BC Ferries is the short name for British Columbia Ferry Services Inc. It is a self-financing company with a mandate to widen travel choices for users and to improve the quality of services.
BC Ferries offers ferry service under a service contract with the Province of BC. Through this contract, the government pays BC Ferries a defined annual subsidy or “service fee” in return for making specified numbers of ferry sailings on specified routes, with a maximum total value of some $106 million per year. The major routes (the three routes between Vancouver Island and the BC Lower Mainland) are self-supporting and receive no service fee from provincial taxpayer funds. The terms of this long-term contract are to be reviewed next in 2008, and thereafter every four years.
You will find a technical but short description of its terms on the page titled Contract with Province button on the left, and you can download find the full text of the contract (a 5.5MB PDF file) by clicking here.
BC Ferries Operations
BC Ferries’ services link Vancouver Island to the mainland of British Columbia, and also connect many isolated coastal communities to either Vancouver Island or the mainland.
The company runs ferry service from Prince Rupert, on the north coast of the province, to the Queen Charlotte Islands, and to Port Hardy on the northern end of Vancouver Island. In addition, the Discovery Coast Passage offers summer service between Port Hardy and Bella Coola on the central coast, with additional ports of call en route.
Its 38 vessels travel between 48 terminals, on 25 routes. The company’s workforce consists of unionized and management employees. The workforce includes 2,800 full-time workers, plus 1,700 casual (on-call) employees. All unionized employees are members of the B.C. Ferry and Marine Workers’ Union.
During the 2002/03 fiscal year BC Ferries (as its predecessor, the British Columbia Ferry Corporation), carried 21.6 million passengers and 8.3 million vehicles, generating $490 million in revenue.
You will find a brief historical account of the evolution of BC Ferries through the buttons on the left. The account is divided into three phases: up to 1960, which is the period preceding government operations; the period 1960 through 2003 when the province operated the ferry system either directly through the Ministry of Highways or through a crown corporation; and from 2003 onwards, when the status of BC Ferries was changed under an arrangement which can be described as “publicly owned but private-functioning”.
The immediate predecesssor to today’s BC Ferries was a British Columbia crown corporation called British Columbia Ferry Corporation. Created in 1977 under a Ferry Corporation Act, it took over government ferry services previously run under the BC Department of Highways.
Ferry operations under the crown corporation ended April 1, 2003. In the Corporation’s final annual report, its chair reported that “following a process that began the year prior, the provincial government and BC Ferries’ Board of Directors undertook a core review of the Corporation in 2002/03. The process was initiated to examine every aspect of the Crown corporation in order to determine how best to remodel delivery of ferry services in the province of British Columbia.”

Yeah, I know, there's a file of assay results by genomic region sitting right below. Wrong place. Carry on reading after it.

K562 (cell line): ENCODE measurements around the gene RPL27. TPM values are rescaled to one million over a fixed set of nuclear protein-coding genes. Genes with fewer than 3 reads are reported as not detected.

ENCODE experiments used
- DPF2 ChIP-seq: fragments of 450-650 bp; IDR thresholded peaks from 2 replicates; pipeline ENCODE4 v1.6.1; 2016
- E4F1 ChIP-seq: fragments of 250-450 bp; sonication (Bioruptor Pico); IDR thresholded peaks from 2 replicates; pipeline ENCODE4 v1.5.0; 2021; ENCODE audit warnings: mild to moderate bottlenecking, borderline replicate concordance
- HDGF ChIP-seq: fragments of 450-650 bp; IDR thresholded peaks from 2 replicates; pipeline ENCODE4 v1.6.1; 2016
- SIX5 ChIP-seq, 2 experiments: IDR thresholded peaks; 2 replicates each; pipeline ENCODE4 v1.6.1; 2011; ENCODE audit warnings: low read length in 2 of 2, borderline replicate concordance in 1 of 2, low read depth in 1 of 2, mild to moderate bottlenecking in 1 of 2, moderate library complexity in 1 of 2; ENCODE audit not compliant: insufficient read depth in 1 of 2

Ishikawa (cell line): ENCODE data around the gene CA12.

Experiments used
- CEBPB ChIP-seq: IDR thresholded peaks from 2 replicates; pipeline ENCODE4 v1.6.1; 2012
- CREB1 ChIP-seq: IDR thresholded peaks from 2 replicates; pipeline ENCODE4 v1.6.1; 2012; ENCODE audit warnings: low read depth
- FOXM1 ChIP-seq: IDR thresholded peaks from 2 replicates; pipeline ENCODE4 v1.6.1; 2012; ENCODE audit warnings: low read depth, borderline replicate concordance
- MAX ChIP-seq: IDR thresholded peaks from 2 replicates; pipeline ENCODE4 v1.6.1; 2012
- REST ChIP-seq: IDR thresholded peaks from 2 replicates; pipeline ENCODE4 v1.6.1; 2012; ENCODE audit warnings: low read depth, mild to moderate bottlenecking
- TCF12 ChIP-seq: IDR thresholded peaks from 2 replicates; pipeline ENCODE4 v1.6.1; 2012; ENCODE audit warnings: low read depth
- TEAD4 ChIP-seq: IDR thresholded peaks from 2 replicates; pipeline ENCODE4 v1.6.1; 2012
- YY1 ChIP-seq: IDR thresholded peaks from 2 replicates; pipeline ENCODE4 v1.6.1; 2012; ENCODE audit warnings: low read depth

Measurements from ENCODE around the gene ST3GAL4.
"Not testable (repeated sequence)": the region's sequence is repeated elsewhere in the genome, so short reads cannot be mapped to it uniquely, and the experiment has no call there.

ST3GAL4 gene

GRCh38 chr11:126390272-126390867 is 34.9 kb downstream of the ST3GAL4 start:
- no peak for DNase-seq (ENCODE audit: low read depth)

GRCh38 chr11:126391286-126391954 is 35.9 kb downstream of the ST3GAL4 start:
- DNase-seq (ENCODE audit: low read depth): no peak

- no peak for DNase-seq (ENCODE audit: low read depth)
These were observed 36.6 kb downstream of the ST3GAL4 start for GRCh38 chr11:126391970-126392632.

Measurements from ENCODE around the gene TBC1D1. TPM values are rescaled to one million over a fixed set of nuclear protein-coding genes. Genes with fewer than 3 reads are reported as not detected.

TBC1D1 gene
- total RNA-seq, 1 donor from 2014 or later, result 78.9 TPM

The company’s chair went on to describe the reasons for the change in status, as follows.
“In many respects, change for the Corporation was inevitable. As a Crown corporation, BC Ferries was very much dependent upon government for everything from rate-setting to vessel construction and spending priorities. Capital investments were approved within the short-term rotation of government fiscal priorities rather than adhering to a long-term business model that is required for a service of this magnitude. In addition, each decision was directly influenced by the politics of the day.
“This problem, which has been well chronicled in independent reports about the ferry system, seriously inhibited the Corporation’s ability to operate in a businesslike manner. With a major capital replacement program needed to upgrade or replace older vessels in the fleet and improve terminal infrastructure, a new model was required to access outside financing to make these necessary investments.
“The provincial government and BC Ferries’ Board of Directors examined a variety of potential solutions for the coastal ferry system. Every option was seriously considered: from retaining status quo for the taxpayer-supported Crown corporation model to outright privatization of the service. The option that was selected is the optimal solution. It is best described as a commercial model governed by an independent authority that meets the objective of creating a modern, safe and reliable ferry system that will provide improved service and greater customer choice while protecting British Columbia taxpayers from further financial risk and debt burden.”
On April 2, 2003, that Crown corporation was converted to an independent, regulated company under the Company Act, and renamed British Columbia Ferry Services Inc. This conversion was recognized in the new Coastal Ferry Act, which took effect April 1, 2003, and the Ferry Corporation Act was simultaneously repealed.